As healthcare continues to recognise the value of data and digital transformation, many organisations are relying on the cloud to make their future-forward and data-centric thinking a reality. In fact, the global healthcare cloud computing market was valued at approximately $18 billion and is expected to generate around $61 billion USD by 2025. 

At the forefront of these changes is the rapid adoption of cloud-based, or software-as-a-service (SaaS), applications. These apps can be used to handle patient interactions, track prescriptions, care, billing and more, and the insights derived from this important data can vastly improve operations, procurement and courses of treatment. However, before healthcare organisations can begin to dream about a true data-driven future, they have to deal with a data-driven dilemma: compliance.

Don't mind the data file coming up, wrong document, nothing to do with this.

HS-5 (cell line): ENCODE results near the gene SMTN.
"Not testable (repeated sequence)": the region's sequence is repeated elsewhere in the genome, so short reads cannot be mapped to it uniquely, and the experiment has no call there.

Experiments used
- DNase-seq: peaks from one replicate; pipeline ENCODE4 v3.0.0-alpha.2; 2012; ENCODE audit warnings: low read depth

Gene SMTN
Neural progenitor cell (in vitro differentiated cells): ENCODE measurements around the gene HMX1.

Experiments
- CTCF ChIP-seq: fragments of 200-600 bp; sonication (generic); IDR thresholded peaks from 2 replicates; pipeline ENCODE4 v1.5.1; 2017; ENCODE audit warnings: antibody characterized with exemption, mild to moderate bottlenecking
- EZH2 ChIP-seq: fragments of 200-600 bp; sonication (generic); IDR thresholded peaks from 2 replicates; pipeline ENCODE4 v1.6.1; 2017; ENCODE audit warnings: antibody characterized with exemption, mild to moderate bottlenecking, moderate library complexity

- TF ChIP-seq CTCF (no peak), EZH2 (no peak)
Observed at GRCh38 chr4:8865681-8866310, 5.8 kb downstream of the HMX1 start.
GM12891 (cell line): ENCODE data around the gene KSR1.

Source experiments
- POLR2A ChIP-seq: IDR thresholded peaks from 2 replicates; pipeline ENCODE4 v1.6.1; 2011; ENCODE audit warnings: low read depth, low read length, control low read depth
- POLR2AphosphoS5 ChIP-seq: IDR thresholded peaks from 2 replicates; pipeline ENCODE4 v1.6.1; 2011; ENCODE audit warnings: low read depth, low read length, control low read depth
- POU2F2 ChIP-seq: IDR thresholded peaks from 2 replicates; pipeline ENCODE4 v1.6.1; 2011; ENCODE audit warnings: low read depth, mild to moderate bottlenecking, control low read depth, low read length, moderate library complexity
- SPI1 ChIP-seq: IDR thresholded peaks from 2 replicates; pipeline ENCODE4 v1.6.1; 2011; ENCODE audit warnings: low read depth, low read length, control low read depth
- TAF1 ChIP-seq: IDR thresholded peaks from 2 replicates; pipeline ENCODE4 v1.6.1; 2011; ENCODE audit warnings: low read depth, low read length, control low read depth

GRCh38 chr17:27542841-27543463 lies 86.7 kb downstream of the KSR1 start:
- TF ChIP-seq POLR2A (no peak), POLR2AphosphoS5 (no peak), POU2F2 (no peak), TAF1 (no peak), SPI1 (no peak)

Meeting regulation requirements

It’s no secret that healthcare is a highly regulated industry when it comes to data and privacy – and rightfully so. Patient records contain extremely sensitive data that, if changed or erased, could cost someone their life. This is why healthcare systems rely on legacy technologies, like Cerner and Epic EHRs, to manage patient information – the industry knows the vendors put an emphasis on making them as secure as possible.

Yet when SaaS applications are introduced and data starts being moved into them, compliance gets complicated. For example, every time a new application is introduced into an organisation, that organisation must have the vendor complete a BAA (Business Associate Agreement). This agreement essentially puts the responsibility for the safety of patients’ information — maintaining appropriate safeguards and complying with regulations — on the vendor.